Richard Lederer brings us Good Words From the Good Book
This year marks the four hundredth anniversary of the completion and printing of the most famous translation of the Bible, the King James version.
James I, who fancied himself a scholar and theologian, decided to assure his immortality by sponsoring a new Bible worthy of the splendor of his kingdom. To this end, James appointed a commission of fifty-four learned clerical and lay scholars, divided into three groups in Cambridge, Westminster, and Oxford. Seven years of loving labor, 1604- 1611, produced what John Livingston Lowes called “the noblest monument of English prose.” Few readers would dissent from that verdict.
While the spiritual values of the Bible have influenced many cultures for centuries, the enduring effect of the Bible on the English language is often overlooked. The fact is, though, that a great number of biblical words, references, and expressions have become part of our everyday speech, so that even people who don’t read the Bible carry its text on their tongues.
Here are ten biblically inspired words, each of which you are asked to identify. Answers immediately follow the quiz.
1. In ancient times, a _______ was a unit of weight, and this weight of silver or gold constituted a monetary unit, one that figures prominently in a famous parable of Jesus: “For the kingdom of heaven is as a man travelling into a far country, who called his own servants, and delivered unto them his goods. And unto one he gave five _______ s, to another two, and to another one; to every man according to his several ability.” (Matthew 25:14-15).
The most common modern meaning of the word _______ — some special, often God-given ability or aptitude — is a figurative development from the parable.
2. An obstacle: “Thou shalt not curse the deaf, nor put a _______ before the blind, but shalt fear thy God.” (Leviticus 19:14)
3. A special celebration: “And ye shall hallow the fiftieth year, and proclaim liberty throughout all the land unto all the inhabitants thereof: it shall be a _______ unto you.” (Leviticus 25:10)
4. “Now when Jesus was risen early the first day of the week, he appeared first to Mary Magdalene, out of whom he had cast seven devils. And she went and told them that had been with him, as they mourned and wept.” (Mark 16:9-10) Mary Magdalene became a favorite subject of medieval and Renaissance painters, who traditionally depicted her as weeping. The tearful Mary was portrayed so sentimentally that, over the years, her name has been transformed into the word _______ , which has come to mean “tearfully sentimental.”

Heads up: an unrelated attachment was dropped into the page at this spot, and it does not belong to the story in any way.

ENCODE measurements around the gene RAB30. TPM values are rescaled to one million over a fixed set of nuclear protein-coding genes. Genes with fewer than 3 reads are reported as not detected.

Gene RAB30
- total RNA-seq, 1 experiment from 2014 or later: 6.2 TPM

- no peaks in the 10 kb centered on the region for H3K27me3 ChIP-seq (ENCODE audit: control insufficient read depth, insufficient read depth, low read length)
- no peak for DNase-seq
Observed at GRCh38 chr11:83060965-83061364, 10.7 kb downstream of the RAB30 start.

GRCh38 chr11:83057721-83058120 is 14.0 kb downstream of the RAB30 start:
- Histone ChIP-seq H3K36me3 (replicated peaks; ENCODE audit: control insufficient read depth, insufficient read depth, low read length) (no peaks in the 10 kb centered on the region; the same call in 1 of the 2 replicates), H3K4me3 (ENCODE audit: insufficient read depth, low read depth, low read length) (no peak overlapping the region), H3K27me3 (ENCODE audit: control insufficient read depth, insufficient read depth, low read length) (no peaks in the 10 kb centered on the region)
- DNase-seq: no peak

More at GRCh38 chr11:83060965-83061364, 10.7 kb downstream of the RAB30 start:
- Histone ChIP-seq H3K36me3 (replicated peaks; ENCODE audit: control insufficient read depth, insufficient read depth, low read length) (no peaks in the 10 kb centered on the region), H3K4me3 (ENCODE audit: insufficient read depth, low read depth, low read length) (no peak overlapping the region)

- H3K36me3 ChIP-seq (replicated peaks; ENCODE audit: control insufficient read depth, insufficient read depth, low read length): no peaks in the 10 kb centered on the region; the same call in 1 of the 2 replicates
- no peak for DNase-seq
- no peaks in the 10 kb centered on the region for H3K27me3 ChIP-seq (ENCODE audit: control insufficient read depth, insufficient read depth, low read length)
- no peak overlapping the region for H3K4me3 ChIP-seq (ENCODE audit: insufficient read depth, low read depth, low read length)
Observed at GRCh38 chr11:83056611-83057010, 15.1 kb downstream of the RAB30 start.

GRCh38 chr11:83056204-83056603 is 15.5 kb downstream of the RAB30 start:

5. A final, decisive battle, marked by overwhelming slaughter: “And he gathered them together into a place called in the Hebrew tongue _______ ... And there were voices, and thunders, and lightnings; and there was a great earthquake, such as was not since men were upon the earth, so mighty an earthquake, and so great.” (Revelation 16:16,18)
6. Anything of enormous size: “Behold now _______ , which I made with thee... Behold, he drinketh up a river and hasteth not: he trusteth that he can draw up Jordan into his mouth.” (Job 40:15, 23).
7. Anything of enormous size: “In that day the Lord with his sore and great and strong sword shall punish _______ the piercing serpent, even _______ that crooked serpent; and he shall slay the dragon that is in the sea.” (Isaiah 27:1)
8. “How doth the city sit solitary, that was full of people! How is she become as a widow! She that was great among the nations, and princess among the provinces, how is she become tributary!”
This is a typically dark passage in one of the prophetic books, from which we derive the word _______ , meaning a sorrowful tirade, extended lament, or bitter denunciation.
9. “Then the Lord of the _______ gathered them together for to offer a great sacrifice unto Dagon their god, and to rejoice.” (Judges 16:23). Because the nation described above were an alien, non-Semitic people who worshiped strange gods, their name became a term for a foreigner. Nineteenth-century philosophers, such as Thomas Carlyle and Matthew Arnold, further changed the meaning of the word so that today _______ is a derogatory term for one who shuns intellectual and cultural activities.
10. In Judges 12:5-6, we learn about a conflict between the peoples of Gilead and Ephraim: “And the Gileadites took the passages of Jordan before the Ephraimites; and it was so, that when those Ephraimites which were escaped said, Let me go over; that the men of Gilead said unto him, Art thou an Ephraimite? If he said, Nay; then they said unto him, Say now _______” (Judges 12:5-6).
Because the Ephraimites didn’t have the sh sound in their language, they could not pronounce the word correctly, and 42,000 of them were slain. That’s how the word _______ has acquired the meaning that it has today: a password, catchword, or slogan that distinguishes one group from the other.
2. stumbling block
Richard Lederer M.A.T. English and Education, Ph.D. Linguistics, is the author of more than 35 books on language, history, and humor. Explore his web site www.verbivore.com
Write him at email@example.com.